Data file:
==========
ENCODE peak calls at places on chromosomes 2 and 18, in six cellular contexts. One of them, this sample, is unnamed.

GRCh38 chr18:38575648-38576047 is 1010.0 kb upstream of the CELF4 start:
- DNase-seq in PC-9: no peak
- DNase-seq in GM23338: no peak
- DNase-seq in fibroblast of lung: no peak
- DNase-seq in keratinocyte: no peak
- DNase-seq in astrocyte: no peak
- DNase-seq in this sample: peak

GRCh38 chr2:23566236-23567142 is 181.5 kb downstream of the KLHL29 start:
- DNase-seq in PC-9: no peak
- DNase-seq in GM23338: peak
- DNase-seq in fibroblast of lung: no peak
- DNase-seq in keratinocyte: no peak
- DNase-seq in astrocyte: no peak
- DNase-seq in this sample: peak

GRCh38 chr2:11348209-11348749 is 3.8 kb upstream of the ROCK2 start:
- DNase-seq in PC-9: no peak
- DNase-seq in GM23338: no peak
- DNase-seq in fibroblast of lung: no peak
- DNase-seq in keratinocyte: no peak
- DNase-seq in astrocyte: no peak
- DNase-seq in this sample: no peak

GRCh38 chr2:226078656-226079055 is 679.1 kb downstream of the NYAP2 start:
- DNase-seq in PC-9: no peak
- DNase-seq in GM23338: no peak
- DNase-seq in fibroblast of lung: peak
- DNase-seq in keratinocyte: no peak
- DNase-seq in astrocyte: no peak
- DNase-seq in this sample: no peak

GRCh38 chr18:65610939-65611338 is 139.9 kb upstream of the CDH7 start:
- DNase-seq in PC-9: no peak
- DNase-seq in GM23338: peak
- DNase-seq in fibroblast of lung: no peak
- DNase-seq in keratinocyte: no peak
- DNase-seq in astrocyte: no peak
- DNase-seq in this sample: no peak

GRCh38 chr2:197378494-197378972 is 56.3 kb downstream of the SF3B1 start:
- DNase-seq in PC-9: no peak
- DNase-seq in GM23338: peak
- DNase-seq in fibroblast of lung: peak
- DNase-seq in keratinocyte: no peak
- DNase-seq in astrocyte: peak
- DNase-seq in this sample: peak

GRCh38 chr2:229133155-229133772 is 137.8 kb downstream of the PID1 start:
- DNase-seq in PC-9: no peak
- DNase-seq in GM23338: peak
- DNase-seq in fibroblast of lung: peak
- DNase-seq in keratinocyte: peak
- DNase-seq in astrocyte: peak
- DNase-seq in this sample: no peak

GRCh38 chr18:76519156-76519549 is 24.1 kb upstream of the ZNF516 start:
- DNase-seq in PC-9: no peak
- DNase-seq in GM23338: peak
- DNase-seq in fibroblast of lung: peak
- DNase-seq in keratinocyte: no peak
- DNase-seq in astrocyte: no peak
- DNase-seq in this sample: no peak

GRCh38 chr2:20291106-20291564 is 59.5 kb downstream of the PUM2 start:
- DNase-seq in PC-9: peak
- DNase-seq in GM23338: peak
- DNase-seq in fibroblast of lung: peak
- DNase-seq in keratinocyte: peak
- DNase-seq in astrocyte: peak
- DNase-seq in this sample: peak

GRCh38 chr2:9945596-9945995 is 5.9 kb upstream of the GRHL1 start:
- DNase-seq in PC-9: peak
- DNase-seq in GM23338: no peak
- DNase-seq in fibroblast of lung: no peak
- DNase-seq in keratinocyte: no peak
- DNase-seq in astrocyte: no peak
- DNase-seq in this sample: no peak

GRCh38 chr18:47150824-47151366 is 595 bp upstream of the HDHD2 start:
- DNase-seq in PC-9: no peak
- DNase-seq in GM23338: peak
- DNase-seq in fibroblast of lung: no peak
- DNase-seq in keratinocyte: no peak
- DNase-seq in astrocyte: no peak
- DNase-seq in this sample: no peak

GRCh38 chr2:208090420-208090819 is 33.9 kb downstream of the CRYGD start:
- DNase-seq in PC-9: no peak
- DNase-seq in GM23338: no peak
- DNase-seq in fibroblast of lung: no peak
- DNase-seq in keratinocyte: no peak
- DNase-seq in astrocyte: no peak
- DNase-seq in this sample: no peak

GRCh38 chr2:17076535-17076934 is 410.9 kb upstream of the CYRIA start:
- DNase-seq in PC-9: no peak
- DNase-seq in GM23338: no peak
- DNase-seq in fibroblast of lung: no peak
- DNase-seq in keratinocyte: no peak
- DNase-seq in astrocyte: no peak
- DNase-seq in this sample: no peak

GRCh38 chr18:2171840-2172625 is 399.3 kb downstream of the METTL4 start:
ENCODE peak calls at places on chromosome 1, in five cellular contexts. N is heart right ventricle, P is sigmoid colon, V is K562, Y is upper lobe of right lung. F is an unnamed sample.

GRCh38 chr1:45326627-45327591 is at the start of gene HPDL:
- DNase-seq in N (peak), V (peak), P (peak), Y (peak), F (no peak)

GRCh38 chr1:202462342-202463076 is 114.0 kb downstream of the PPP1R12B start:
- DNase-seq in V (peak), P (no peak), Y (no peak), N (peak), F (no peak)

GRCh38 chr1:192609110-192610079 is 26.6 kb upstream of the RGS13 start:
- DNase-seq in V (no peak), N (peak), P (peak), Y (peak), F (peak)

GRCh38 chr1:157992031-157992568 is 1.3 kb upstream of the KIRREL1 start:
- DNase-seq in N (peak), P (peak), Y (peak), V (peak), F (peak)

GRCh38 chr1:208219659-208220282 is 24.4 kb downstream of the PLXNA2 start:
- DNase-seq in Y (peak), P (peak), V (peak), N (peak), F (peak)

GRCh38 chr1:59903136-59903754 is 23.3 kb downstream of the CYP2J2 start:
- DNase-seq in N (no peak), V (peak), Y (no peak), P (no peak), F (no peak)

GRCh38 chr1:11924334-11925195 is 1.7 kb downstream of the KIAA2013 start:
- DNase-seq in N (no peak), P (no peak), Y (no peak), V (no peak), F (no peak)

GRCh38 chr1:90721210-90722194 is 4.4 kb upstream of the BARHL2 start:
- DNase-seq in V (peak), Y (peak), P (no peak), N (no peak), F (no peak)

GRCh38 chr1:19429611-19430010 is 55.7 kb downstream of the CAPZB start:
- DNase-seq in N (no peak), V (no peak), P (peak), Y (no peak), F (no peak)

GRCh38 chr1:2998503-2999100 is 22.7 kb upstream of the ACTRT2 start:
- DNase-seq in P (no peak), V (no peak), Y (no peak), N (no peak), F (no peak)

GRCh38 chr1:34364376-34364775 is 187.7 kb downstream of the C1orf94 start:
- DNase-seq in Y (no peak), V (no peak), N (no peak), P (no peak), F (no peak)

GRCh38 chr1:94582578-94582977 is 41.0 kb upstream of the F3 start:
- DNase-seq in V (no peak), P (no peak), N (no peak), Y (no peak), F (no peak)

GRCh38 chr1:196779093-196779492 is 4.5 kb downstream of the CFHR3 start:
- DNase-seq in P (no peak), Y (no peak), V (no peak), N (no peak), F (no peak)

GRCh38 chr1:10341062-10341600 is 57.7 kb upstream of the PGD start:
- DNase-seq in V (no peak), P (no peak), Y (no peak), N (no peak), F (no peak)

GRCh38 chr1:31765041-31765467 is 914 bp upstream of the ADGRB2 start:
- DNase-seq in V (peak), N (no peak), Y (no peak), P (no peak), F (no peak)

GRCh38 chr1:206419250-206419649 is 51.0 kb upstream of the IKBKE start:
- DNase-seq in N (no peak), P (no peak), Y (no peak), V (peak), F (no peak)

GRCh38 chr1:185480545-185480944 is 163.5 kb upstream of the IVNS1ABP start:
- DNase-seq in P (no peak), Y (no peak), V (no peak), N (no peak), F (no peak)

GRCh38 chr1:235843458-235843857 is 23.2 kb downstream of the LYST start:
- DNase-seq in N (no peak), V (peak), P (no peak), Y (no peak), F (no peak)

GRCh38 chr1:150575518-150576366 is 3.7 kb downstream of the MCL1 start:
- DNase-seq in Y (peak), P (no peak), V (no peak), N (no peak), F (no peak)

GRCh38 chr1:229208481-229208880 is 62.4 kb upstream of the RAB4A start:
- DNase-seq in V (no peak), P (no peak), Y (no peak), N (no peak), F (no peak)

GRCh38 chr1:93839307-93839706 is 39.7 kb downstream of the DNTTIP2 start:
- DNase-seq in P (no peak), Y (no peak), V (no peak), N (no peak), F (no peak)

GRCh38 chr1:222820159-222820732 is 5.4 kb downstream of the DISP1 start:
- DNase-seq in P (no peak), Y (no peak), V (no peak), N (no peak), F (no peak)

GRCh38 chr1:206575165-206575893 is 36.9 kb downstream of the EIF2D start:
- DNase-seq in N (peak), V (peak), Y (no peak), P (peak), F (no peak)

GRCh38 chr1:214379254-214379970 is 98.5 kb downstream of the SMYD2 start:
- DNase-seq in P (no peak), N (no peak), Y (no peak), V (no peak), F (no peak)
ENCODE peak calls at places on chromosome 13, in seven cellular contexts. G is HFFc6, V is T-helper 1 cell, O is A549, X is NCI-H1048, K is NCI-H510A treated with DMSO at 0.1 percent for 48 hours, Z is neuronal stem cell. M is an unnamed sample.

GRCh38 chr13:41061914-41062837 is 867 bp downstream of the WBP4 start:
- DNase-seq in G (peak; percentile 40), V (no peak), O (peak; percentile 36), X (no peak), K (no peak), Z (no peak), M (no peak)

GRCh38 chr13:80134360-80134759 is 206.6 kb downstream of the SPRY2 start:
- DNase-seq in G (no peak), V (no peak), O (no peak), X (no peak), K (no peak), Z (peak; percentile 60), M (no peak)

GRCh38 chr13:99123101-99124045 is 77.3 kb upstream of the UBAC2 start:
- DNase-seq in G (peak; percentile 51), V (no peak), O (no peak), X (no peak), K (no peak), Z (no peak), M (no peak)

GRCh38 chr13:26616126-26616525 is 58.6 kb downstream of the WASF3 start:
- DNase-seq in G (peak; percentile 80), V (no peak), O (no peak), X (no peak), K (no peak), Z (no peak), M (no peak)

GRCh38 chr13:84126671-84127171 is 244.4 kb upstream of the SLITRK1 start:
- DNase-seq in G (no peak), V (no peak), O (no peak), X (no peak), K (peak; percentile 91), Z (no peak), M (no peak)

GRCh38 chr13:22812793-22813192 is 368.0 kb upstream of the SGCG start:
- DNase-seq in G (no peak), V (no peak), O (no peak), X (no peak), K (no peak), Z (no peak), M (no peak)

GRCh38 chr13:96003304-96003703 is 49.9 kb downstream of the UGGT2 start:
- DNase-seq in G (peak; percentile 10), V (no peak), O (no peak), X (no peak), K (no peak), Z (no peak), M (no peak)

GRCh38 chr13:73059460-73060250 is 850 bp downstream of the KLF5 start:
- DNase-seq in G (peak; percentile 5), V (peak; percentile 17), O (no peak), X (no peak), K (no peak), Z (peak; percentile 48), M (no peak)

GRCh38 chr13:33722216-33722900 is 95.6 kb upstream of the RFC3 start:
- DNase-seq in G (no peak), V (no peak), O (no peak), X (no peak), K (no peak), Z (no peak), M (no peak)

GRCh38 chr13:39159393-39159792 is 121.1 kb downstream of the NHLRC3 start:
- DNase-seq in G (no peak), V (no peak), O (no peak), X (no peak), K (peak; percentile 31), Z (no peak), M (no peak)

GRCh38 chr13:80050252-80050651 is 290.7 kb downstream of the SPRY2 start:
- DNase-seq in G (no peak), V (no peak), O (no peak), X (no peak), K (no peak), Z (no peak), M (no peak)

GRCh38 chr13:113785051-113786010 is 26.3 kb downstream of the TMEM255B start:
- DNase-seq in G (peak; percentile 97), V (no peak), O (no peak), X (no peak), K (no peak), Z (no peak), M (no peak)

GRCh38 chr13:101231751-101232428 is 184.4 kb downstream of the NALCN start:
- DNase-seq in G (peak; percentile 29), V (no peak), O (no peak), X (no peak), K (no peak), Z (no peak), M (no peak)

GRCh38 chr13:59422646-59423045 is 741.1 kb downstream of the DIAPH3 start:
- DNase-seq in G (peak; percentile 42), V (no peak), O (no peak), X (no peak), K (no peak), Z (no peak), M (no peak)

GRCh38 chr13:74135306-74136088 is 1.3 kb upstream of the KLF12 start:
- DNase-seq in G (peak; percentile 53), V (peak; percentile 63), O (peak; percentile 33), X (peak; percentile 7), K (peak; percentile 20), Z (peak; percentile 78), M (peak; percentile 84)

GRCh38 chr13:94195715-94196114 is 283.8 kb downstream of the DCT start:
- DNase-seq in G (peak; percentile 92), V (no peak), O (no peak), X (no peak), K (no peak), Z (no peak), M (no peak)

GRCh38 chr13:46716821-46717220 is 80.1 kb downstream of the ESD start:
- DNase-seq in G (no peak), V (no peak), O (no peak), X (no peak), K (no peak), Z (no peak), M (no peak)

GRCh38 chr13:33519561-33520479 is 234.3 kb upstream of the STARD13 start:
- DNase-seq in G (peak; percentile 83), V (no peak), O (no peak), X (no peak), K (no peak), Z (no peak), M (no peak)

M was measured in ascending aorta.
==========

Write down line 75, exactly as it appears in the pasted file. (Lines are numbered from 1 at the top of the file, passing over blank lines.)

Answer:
- DNase-seq in fibroblast of lung: no peak